The other markers give name, age, regiment and date of death. Some have sentimental inscriptions from parents or wives. Others try to make sense of the loss.

"He died serving the cause of the liberation of mankind," reads the inscription on the grave of Lieutenant Edward Jardine of the Royal Army Service Corps, who was killed on March 20, 1942 at the age of 24.

Many families and military men have visited the site over the years although that has stopped since the uprising against Gaddafi started in February, caretaker Hanish said.

He said the cemetery was respected by all in the area and the fact the cross had never been desecrated showed that hardline Islamists were not at large in the area.

Asked what he thought about war and its human cost, he paused then said: "It depends. If war is for freedom, it is good. If not, it's bad."

(Editing by Jon Hemming)

Copyright © 2011 Reuters

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Gbagbo's forces attack Ouattara's Ivory Coast base

Posted: 10 Apr 2011 06:05 AM PDT

ABIDJAN (Reuters) - Forces loyal to Ivory Coast incumbent leader Laurent Gbagbo have stepped up a counter-attack on presidential claimant Alassane Ouattara by firing on his hotel headquarters in Abidjan.

A machine gun and ammunition belonging to soldiers loyal to Ivory Coast presidential claimant Alassane Ouattara sits on the road on the northern outskirts of Abidjan April 9, 2011. (REUTERS/Emmanuel Braun)

But residents in the besieged Ivorian commercial capital on Sunday came out in numbers not seen in the past 10 days due to heavy fighting, taking advantage of a lull in the bloodshed to replenish their food and other supplies.

Rebel forces seeking to install Ouattara, who won an election last November according to results certified by the United Nations, swept from the north to coastal Abidjan almost unopposed more than a week ago.

But despite a fierce rebel onslaught, Gbagbo's soldiers have held onto swathes of the city, and are now growing bolder.

The U.S. State Department condemned the attack on Ouattara's hotel, saying in a statement that Gbagbo's perceived attempts at negotiation last week were nothing more than a ruse to regroup and rearm.

"Gbagbo's continued attempt to force a result that he could not obtain at the ballot box reveals his callous disregard for the welfare of the Ivorian people, who will again suffer amid renewed heavy fighting in Abidjan," the State Department said.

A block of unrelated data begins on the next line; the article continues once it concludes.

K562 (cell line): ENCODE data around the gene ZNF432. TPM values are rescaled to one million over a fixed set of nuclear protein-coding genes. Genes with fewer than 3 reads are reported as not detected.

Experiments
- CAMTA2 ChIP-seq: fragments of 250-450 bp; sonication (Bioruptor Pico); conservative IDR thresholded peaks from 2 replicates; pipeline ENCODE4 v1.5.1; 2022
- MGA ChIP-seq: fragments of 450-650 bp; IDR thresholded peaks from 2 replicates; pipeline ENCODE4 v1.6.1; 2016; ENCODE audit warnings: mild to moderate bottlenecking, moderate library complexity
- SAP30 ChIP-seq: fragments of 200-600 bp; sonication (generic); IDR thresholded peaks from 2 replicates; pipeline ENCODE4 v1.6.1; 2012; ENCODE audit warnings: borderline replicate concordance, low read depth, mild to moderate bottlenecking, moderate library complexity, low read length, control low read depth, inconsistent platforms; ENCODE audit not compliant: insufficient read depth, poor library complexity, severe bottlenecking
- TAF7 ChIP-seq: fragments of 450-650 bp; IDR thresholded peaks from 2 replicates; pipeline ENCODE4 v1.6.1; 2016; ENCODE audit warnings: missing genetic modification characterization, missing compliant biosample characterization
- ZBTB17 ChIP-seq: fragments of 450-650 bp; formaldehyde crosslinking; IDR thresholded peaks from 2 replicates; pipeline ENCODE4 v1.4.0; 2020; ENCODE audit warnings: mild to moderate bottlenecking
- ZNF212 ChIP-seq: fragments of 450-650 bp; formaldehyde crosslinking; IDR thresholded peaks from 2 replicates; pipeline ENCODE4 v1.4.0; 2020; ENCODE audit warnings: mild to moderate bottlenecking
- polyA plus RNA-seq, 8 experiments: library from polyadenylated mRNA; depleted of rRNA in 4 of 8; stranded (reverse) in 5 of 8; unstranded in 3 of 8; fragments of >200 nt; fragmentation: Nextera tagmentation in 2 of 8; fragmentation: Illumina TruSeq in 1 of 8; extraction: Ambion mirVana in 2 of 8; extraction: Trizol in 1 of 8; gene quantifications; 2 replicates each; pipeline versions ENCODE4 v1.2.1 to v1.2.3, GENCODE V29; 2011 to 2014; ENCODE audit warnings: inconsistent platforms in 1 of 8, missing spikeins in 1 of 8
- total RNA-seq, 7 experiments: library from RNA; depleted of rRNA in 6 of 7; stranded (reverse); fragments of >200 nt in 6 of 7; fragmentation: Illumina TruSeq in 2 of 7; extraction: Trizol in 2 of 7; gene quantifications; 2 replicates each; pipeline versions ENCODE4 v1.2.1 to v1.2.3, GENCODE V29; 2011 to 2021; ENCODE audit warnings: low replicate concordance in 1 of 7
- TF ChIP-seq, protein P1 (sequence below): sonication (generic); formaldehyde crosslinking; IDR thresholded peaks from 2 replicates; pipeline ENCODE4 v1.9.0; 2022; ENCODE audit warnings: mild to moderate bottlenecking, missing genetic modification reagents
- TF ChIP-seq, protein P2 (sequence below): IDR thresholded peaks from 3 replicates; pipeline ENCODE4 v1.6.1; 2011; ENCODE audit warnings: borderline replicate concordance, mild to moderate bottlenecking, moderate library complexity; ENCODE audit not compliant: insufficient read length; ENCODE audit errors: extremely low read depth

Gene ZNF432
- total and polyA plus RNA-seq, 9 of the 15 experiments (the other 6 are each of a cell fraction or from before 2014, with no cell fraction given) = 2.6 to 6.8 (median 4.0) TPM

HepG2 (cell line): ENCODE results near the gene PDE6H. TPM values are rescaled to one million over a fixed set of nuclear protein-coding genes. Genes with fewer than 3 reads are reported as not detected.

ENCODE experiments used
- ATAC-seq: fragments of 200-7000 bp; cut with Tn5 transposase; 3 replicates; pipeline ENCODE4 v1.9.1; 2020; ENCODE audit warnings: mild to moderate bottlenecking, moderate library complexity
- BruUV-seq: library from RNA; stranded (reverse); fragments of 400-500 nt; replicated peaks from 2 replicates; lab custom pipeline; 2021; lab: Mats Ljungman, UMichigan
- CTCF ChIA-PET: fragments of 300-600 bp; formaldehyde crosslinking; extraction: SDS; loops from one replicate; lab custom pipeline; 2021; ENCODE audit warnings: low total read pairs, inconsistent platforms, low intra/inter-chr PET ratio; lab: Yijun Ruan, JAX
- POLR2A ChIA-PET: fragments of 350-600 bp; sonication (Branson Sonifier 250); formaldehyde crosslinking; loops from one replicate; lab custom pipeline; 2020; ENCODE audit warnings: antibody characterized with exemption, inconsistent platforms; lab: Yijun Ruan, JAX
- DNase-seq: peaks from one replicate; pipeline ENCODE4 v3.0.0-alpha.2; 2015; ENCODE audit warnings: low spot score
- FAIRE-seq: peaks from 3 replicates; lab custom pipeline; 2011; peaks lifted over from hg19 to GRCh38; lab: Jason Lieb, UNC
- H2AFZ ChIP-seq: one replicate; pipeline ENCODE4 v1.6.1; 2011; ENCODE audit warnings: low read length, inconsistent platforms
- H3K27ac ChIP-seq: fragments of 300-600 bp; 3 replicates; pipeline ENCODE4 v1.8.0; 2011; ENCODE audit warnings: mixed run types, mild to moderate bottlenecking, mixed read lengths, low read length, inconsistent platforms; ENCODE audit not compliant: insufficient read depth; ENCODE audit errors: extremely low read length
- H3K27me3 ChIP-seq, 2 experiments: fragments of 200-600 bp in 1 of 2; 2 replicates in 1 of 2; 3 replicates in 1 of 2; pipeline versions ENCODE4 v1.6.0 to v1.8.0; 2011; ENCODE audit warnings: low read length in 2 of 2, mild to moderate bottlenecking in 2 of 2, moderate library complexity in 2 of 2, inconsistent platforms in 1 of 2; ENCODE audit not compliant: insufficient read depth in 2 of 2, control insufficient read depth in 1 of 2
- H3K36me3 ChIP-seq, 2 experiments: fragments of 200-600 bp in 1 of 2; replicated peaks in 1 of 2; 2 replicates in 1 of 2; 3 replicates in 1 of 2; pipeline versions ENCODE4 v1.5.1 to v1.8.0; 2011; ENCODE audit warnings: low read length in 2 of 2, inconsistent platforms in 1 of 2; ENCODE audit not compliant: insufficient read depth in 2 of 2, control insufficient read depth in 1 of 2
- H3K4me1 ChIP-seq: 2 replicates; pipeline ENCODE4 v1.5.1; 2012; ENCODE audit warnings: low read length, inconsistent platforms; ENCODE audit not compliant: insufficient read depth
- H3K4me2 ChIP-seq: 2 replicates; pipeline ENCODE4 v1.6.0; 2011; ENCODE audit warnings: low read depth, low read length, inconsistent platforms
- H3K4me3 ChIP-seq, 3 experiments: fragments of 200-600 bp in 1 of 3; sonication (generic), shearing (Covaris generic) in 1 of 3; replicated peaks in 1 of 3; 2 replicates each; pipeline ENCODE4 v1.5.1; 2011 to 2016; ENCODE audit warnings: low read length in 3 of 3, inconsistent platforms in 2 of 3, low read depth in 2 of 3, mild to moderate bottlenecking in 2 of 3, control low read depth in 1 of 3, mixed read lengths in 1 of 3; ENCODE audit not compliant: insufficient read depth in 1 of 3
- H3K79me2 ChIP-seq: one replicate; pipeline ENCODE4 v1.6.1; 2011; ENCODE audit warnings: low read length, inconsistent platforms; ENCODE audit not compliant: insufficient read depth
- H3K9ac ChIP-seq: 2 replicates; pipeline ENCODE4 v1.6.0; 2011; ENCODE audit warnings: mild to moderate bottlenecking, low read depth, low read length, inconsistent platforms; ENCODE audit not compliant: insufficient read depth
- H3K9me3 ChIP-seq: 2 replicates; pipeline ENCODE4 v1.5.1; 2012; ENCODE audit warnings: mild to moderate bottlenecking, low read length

But even if Gbagbo leaves, Ouattara's ability to unify the West African country, the world's No. 1 cocoa producer, may be undermined by reports of atrocities against civilians since his forces, a collection of former rebels from the north, charged into Abidjan. Ouattara's camp has denied involvement.


A U.N. spokesman in Abidjan said Saturday's attack on the Golf Hotel, which Ouattara has made his base since the election, involved heavy weapons that appeared to have been fired from Gbagbo's heavily defended residence.

"This was not a fight, but a direct attack by Gbagbo's forces, who fired RPGs (rocket-propelled grenades) and mortar rounds, from positions near Gbagbo's residence, at the Golf Hotel," said U.N. spokesman Hamadoun Toure.

He said one U.N. peacekeeper had been hurt, and that U.N. forces had responded by firing on those positions.

Gbagbo's spokesman Ahoua Don Mello denied that Gbagbo's forces had attacked Ouattara's headquarters and said the incumbent leader was calling on his supporters to mount resistance against French forces.

"President Gbagbo called for resistance against the bombing and the actions of the French army in Ivory Coast, because ultimately it is the French army that attacked us," Don Mello said in a statement.

Pro-Gbagbo forces seem to be determined to strike fast, a sign that they want to gain momentum before more troops desert, or that they may be desperate, said Lydie Boka, analyst at StrategiCo consultancy.